Herein be monsters of the soul,
uncharted depths and unmapped lands,
unknown, unguessed the magnet pole
that forms my innermost demands.
And I–no brave new Drake to chart
the globe of self–I have no art
to launch my ship, unfurl my sail.
I stay ashore, afraid to fail.
And yet, on nights when storm clouds rage,
I long to slip my barque and go
where wind and wave full fiercely wage,
and see this self I do not know.
Blow upon me, Spiritwind,
like a feather let me dance
on the breezes of your love.
(Stepping to the harmonies
of the symphony of spheres,
singing with the morning stars)
May the zephyrs of your breath
cast me up in wildest jest,
like a feather on the wind.
The grass is deep, the trees are old,
the land lies peaceful and serene,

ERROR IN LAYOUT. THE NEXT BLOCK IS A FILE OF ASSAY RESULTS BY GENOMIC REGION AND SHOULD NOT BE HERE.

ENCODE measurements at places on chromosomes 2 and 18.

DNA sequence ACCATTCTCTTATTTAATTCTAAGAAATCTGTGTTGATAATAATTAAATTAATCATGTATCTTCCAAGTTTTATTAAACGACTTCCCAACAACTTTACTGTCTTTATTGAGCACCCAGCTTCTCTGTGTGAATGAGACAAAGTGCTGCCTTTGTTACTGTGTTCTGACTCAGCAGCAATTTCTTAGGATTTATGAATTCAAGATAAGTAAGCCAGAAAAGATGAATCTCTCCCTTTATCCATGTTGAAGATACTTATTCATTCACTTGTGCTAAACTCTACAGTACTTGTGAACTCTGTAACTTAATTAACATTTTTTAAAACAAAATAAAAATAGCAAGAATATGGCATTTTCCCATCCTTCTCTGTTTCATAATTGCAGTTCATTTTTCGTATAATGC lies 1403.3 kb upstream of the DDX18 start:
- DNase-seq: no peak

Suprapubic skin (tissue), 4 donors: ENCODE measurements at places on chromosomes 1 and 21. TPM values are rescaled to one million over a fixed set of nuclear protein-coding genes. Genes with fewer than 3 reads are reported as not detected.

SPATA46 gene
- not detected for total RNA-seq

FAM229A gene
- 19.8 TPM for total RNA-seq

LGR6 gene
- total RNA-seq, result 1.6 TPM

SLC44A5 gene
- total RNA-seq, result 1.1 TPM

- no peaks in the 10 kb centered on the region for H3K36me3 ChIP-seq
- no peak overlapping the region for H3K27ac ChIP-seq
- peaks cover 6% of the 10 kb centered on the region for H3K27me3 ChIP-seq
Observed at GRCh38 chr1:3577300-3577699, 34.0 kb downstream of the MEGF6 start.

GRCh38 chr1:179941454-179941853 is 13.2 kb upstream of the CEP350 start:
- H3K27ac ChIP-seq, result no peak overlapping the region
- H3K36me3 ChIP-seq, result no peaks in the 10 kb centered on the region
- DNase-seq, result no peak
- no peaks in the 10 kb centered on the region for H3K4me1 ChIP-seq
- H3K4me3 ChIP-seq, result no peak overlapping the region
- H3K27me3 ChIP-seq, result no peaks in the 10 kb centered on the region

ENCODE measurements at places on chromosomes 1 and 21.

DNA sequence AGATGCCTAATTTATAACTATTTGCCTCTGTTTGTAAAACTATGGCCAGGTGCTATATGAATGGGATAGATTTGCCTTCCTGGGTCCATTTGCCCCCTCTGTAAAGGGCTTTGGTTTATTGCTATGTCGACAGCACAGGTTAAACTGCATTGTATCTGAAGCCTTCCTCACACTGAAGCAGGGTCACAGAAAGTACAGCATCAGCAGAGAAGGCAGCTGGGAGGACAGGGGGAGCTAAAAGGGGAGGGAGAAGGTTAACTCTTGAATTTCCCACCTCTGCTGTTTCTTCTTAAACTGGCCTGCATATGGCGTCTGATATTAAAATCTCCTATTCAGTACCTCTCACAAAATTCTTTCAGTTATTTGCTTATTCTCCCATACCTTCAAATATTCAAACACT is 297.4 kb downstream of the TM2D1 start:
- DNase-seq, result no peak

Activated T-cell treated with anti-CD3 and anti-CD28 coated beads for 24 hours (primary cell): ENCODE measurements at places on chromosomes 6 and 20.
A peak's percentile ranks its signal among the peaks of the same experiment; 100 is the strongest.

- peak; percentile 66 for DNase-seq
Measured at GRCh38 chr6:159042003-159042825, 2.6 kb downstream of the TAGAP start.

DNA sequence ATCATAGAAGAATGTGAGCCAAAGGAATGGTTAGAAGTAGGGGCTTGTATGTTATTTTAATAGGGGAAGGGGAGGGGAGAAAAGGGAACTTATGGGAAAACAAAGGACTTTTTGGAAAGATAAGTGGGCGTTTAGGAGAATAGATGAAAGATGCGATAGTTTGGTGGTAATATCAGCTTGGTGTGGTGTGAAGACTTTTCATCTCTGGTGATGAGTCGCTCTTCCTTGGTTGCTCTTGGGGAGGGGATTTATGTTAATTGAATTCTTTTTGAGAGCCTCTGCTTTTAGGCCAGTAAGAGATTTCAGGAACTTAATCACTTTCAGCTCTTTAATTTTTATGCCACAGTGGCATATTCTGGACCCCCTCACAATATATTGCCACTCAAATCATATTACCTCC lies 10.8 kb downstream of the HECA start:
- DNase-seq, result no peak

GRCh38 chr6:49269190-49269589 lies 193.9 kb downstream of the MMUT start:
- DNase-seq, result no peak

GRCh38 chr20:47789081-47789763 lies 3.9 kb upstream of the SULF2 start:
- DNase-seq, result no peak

far different from what once was seen
when blood was cheap, and life was sold
for causes now forgotten.
A thousand men swept past this hill,
a hundred cannons belched their shot.
The fortress fell, though dearly bought,
as death alone could pay the bill
for causes long forgotten.
The trees and grasses clothe the ground
made rich by losses of the war,
while men still seek that bloody whore
made fat by still another round
of causes soon forgotten.
I am posting these three early poems of mine in response to a request to see some of my earlier work. Souldream was written in 1981 for the Marin Festival of the Arts, and took first place in the poetry category. Ruach is a Hebrew word (first used in Genesis 1:2) that has two meanings–spirit and wind. I visited Fortress Louisbourg in 1982. The Fortress was the site of a major battle of the French and Indian War.